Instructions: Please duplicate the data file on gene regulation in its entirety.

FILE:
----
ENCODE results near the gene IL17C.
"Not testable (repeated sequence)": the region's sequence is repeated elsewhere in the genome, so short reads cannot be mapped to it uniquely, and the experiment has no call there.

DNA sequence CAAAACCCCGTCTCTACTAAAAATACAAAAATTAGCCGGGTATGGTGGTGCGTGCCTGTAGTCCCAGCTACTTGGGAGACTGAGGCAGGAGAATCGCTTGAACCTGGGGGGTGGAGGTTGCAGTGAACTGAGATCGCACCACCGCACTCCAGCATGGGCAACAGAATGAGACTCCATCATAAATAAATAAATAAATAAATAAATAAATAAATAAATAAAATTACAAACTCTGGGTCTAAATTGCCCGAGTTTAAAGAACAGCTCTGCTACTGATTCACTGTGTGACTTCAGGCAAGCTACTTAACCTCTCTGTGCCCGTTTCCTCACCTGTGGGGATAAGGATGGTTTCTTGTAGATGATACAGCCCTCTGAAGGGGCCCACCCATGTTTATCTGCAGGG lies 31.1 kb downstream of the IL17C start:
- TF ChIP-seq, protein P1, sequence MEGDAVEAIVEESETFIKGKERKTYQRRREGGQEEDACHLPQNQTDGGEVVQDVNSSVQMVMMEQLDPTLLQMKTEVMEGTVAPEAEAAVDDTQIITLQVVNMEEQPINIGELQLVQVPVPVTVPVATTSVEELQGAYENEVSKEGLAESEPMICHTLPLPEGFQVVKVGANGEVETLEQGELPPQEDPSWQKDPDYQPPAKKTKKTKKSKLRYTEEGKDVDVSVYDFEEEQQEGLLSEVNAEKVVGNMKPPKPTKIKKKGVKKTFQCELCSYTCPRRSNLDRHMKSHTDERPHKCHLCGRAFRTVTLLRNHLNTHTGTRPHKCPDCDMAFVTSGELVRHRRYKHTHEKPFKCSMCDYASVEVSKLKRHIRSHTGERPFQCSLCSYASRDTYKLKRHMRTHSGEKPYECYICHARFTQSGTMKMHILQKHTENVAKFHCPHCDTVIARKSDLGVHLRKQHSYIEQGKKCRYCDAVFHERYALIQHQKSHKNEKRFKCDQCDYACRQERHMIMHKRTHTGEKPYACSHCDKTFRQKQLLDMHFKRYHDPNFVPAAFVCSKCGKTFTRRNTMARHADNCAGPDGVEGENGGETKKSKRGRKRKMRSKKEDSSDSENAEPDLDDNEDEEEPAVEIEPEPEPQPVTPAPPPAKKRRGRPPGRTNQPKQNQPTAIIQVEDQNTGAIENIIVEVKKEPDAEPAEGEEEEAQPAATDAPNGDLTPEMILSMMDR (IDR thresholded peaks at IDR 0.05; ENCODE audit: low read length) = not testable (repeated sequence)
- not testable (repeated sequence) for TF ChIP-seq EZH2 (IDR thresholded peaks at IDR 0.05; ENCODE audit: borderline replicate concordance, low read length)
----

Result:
ENCODE results near the gene IL17C.
"Not testable (repeated sequence)": the region's sequence is repeated elsewhere in the genome, so short reads cannot be mapped to it uniquely, and the experiment has no call there.

DNA sequence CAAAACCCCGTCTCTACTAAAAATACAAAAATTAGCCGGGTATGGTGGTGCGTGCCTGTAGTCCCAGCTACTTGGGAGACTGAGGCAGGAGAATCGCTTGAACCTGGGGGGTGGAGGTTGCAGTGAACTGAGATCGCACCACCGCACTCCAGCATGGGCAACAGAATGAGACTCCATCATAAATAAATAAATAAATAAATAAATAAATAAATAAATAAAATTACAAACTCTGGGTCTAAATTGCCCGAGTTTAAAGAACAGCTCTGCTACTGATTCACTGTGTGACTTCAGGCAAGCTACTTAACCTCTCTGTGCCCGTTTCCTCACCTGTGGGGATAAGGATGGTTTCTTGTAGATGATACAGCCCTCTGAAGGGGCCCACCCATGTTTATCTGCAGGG lies 31.1 kb downstream of the IL17C start:
- TF ChIP-seq, protein P1, sequence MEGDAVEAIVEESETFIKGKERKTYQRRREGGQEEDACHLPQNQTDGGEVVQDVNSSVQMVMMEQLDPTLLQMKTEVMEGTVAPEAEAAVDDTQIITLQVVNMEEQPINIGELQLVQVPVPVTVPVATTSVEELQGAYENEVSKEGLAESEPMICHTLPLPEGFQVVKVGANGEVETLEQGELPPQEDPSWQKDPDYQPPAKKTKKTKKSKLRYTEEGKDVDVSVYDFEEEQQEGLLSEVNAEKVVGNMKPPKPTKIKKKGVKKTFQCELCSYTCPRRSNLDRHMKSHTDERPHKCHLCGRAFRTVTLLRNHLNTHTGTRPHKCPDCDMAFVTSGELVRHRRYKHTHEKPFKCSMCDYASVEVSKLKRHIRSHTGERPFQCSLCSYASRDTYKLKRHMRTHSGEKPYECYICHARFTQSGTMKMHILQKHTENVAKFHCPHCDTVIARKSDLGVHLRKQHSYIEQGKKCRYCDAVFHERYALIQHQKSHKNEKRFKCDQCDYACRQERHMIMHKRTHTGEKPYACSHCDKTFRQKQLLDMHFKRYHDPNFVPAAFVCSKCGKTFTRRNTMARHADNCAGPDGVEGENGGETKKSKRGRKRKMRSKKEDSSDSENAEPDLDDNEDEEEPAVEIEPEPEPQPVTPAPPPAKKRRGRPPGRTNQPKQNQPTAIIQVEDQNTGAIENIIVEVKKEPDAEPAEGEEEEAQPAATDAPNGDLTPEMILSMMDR (IDR thresholded peaks at IDR 0.05; ENCODE audit: low read length) = not testable (repeated sequence)
- not testable (repeated sequence) for TF ChIP-seq EZH2 (IDR thresholded peaks at IDR 0.05; ENCODE audit: borderline replicate concordance, low read length)